Does there not come a time, though, when he may find it within himself to speak positively about a country which formed him, educated him and provided generations of his family with the opportunity to make something of themselves? Does he really believe that nothing good can grow in Scotland unless it is nurtured within an English greenhouse? What a narrow and dismal outlook. And what of those among the Scottish Conservatives with whom Brown chose to make his alliances during the first independence referendum? Is their hostility to independence so ingrained that they will seek to damage the reputation of Scotland at a time when it will be seeking partnerships and support all around the world?

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On Sunday afternoon, along with thousands of other Scots, I cheered on Ben Stokes, England’s brilliant cricketing all-rounder, as he saved the Ashes with one of the greatest individual sporting feats ever witnessed on these islands. If Scotland decides to make its future outside of the United Kingdom, England will gain a very close and supportive ally and lose merely a junior partner in an artificial arrangement that has simply run its course. Many of us will still cheer on mighty Ben Stokes and enjoy England’s wonderful art and culture. We’ll welcome them as migrants and invest in their companies and their tourism; we’ll come to their aid in times of mortal peril as we always have done.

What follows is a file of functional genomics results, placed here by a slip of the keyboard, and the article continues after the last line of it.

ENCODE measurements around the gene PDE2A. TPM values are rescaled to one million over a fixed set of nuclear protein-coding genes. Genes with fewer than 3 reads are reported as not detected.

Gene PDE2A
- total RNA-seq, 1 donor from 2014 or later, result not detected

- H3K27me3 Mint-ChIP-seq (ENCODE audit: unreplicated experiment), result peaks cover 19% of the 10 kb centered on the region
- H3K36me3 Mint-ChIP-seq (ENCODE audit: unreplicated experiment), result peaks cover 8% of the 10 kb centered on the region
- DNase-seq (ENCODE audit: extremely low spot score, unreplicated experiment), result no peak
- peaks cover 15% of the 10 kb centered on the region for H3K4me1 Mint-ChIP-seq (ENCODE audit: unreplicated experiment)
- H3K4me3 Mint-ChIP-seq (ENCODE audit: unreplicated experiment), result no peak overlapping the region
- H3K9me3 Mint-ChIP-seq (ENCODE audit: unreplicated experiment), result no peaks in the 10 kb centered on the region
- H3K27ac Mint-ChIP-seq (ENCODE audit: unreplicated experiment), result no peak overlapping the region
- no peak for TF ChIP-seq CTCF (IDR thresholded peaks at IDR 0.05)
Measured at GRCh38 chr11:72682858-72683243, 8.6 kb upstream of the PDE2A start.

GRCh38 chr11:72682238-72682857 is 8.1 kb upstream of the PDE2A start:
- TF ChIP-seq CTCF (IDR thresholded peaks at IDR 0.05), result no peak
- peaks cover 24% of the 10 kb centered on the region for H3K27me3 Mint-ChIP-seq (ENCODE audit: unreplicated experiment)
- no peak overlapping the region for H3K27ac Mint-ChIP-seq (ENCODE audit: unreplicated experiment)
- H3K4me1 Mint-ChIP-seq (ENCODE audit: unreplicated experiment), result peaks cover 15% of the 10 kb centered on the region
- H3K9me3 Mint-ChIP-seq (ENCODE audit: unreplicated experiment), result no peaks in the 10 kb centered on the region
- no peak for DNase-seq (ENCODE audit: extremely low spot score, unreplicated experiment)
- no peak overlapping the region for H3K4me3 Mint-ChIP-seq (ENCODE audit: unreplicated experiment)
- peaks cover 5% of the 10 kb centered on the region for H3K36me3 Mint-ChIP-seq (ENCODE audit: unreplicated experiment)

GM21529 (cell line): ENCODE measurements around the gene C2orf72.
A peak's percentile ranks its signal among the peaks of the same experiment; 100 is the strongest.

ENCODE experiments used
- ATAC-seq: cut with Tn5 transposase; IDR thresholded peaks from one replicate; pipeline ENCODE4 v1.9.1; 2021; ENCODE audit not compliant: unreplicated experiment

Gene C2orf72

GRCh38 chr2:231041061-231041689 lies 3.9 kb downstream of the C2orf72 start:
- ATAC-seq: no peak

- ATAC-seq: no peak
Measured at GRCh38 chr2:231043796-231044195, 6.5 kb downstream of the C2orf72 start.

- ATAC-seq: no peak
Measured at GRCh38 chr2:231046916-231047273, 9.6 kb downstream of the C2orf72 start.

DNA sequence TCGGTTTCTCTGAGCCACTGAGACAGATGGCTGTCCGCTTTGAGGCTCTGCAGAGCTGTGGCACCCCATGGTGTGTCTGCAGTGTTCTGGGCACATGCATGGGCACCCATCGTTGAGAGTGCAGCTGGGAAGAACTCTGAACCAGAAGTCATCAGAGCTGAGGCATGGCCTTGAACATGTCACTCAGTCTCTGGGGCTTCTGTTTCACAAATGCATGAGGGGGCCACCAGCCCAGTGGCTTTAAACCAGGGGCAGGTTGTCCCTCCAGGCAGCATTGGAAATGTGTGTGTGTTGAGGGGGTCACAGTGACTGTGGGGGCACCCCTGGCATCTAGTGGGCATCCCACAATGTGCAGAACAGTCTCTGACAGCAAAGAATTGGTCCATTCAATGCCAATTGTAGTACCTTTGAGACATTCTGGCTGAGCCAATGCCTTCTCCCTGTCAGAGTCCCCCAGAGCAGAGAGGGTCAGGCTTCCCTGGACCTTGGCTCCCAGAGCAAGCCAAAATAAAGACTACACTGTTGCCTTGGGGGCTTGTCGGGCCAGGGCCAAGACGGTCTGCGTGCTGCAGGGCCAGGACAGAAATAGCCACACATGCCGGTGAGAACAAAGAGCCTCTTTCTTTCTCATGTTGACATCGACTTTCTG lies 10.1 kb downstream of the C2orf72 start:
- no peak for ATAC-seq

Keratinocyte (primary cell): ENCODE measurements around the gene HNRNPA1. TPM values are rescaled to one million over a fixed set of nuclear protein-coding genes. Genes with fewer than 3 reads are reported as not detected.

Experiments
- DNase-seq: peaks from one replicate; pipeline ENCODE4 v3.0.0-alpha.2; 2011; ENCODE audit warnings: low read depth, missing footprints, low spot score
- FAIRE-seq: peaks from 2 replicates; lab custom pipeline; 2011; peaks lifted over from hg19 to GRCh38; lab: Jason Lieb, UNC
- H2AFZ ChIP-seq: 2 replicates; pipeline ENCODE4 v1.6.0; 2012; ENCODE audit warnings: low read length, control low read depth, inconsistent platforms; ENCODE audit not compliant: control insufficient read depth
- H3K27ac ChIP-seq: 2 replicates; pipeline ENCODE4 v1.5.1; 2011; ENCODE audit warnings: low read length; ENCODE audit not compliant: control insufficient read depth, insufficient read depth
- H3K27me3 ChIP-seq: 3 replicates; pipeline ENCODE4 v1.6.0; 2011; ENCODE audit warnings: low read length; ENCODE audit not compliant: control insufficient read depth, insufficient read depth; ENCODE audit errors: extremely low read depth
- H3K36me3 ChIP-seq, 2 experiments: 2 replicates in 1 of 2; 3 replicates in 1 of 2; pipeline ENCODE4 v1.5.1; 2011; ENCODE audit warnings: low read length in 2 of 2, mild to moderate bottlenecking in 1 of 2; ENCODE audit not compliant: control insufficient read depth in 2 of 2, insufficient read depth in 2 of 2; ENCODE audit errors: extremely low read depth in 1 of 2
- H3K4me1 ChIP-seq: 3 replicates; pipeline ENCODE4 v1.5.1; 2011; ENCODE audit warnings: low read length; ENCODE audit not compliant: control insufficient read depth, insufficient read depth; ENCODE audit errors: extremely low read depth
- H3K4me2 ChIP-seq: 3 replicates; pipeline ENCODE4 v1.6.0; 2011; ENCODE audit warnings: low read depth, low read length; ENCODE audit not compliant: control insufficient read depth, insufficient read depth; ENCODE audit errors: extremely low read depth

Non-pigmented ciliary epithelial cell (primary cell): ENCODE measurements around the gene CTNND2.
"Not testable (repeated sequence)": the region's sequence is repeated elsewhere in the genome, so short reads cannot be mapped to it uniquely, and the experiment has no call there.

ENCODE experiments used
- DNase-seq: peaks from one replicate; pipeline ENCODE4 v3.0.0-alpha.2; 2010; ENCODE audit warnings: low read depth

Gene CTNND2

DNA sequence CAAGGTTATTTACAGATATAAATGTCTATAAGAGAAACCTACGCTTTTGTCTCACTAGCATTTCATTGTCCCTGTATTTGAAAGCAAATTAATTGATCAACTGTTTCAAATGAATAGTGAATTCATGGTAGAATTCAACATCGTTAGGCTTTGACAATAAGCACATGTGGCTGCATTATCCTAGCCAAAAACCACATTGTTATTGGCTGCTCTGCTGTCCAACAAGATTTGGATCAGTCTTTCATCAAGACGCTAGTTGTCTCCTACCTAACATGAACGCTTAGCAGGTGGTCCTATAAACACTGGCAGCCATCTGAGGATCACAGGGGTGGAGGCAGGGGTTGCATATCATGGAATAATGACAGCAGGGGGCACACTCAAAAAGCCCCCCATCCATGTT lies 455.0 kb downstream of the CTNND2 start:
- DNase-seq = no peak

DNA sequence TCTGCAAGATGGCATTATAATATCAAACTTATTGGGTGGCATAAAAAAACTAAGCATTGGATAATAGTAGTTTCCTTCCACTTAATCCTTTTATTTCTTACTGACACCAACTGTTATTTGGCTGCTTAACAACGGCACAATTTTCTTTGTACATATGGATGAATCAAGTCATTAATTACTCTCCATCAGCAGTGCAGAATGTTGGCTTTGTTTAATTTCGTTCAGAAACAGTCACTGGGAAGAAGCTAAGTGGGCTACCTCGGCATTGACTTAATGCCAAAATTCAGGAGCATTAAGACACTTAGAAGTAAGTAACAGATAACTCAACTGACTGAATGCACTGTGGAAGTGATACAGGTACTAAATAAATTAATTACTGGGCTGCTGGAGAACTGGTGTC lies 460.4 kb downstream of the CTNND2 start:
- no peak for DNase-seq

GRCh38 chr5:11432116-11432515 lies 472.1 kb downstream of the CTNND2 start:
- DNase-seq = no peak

When the dust has settled and the campaign rhetoric has been exhausted, we’ll support each other’s economies. At this moment, though, it’s not Scottish nationalists who are damaging any future arrangements with England but those like Gordon Brown who seek to rescue their broken legacies by fuelling divisions that exist only in their overwrought imaginations.